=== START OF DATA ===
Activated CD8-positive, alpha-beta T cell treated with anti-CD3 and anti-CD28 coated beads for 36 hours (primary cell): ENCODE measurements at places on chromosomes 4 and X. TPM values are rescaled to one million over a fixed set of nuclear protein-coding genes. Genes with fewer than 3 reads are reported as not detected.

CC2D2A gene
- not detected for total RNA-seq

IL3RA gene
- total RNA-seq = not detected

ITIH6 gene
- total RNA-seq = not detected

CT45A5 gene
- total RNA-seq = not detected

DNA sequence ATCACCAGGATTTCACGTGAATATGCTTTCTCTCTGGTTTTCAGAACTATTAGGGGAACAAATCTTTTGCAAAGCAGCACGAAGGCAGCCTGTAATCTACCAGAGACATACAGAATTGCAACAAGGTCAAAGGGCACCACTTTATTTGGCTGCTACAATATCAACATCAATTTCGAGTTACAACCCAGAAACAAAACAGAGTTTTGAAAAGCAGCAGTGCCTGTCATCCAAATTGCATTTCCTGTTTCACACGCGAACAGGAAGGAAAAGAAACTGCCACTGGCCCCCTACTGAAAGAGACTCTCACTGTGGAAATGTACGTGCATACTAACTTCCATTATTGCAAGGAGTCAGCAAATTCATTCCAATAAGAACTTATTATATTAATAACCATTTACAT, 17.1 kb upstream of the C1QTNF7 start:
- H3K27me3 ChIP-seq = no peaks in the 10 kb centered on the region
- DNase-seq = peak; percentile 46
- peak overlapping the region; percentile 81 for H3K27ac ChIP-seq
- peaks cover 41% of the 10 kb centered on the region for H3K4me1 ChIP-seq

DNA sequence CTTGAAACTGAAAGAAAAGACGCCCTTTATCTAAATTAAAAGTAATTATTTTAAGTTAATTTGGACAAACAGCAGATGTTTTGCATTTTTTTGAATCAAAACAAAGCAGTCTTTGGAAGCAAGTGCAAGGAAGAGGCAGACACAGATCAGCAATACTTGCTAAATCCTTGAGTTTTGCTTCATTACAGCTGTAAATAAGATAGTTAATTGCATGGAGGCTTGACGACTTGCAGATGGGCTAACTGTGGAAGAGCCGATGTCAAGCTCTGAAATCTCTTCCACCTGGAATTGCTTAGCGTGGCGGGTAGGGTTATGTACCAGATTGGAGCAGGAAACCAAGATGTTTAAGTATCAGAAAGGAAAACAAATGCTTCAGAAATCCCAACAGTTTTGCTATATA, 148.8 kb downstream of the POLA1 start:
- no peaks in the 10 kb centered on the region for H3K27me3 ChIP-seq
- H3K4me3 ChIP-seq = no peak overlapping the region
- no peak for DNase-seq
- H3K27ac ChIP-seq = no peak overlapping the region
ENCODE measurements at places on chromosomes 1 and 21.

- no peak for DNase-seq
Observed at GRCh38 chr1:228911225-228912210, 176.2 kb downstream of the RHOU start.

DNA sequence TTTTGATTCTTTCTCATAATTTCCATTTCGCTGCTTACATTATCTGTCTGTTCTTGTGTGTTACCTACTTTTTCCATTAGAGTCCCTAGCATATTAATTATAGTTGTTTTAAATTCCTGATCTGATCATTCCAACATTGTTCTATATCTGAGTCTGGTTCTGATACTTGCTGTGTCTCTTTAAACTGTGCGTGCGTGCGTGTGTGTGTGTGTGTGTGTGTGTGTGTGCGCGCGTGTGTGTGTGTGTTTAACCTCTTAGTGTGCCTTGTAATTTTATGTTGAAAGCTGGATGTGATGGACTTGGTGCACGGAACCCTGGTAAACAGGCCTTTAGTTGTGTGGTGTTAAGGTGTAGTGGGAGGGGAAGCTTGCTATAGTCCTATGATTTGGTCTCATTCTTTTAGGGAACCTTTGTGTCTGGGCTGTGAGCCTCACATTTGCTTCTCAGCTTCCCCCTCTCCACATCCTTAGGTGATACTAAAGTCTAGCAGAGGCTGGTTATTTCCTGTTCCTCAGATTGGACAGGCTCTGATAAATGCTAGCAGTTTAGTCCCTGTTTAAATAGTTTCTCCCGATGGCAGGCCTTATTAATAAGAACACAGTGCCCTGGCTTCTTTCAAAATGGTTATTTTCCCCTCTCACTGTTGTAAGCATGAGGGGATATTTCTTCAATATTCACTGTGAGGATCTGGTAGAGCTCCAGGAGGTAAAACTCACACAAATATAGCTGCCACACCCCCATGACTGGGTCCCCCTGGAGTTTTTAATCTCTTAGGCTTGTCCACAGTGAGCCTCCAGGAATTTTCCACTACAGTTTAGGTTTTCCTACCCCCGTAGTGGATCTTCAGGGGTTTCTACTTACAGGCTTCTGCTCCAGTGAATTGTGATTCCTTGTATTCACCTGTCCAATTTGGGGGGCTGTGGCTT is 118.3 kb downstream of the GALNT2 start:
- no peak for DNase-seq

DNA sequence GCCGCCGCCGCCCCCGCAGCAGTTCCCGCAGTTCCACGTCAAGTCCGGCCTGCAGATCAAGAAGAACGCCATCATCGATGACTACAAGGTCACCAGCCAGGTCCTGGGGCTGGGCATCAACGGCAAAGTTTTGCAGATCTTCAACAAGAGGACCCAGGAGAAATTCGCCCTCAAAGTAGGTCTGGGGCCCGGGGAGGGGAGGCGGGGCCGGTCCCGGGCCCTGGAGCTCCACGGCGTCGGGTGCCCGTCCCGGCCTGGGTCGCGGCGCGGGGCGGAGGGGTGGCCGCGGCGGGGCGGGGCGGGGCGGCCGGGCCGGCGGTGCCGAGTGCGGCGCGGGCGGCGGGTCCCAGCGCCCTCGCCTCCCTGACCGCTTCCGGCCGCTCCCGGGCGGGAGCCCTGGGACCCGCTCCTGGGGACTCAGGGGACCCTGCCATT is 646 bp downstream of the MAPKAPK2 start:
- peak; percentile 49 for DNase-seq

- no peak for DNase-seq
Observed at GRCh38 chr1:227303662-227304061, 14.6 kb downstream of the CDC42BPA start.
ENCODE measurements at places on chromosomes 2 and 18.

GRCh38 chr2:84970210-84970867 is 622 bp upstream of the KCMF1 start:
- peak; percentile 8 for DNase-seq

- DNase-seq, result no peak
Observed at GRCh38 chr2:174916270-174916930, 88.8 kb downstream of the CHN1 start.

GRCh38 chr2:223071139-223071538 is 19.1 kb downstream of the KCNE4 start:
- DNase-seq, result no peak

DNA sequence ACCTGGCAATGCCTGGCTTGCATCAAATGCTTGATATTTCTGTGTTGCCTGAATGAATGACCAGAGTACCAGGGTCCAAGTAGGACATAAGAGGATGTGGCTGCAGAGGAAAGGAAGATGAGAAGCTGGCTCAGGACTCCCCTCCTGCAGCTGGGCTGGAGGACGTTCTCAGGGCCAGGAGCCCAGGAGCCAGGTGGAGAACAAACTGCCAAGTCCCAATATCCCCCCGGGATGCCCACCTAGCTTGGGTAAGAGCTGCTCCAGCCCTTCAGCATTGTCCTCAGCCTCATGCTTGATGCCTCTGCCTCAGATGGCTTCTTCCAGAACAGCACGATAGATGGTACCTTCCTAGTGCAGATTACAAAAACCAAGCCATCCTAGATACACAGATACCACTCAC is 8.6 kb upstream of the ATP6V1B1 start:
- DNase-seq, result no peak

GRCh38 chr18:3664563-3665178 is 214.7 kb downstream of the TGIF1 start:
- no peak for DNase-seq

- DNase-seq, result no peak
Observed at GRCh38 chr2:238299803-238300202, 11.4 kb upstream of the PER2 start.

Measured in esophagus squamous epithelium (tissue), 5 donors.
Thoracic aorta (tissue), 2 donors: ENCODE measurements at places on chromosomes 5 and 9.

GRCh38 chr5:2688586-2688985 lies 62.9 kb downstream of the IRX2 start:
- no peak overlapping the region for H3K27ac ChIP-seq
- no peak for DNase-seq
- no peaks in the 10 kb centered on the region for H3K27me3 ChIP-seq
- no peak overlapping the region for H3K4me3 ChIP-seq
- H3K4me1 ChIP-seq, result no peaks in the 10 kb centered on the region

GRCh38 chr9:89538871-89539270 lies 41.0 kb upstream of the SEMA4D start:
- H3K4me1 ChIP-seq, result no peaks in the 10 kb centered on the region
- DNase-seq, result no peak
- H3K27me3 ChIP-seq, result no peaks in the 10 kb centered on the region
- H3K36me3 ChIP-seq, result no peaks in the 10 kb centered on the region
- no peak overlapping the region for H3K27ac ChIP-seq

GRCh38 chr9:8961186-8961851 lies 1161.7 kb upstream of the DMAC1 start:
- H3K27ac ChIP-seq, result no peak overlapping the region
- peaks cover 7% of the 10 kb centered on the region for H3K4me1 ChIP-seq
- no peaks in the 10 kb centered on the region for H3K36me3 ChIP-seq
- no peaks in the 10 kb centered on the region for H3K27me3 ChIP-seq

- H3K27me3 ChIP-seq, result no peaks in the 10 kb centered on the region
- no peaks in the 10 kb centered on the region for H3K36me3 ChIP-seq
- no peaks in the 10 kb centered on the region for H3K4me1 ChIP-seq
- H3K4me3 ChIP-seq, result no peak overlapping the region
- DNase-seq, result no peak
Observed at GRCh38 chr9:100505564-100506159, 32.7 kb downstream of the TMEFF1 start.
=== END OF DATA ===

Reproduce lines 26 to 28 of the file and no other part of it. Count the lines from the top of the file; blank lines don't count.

- peak; percentile 49 for DNase-seq

- no peak for DNase-seq
Observed at GRCh38 chr1:227303662-227304061, 14.6 kb downstream of the CDC42BPA start.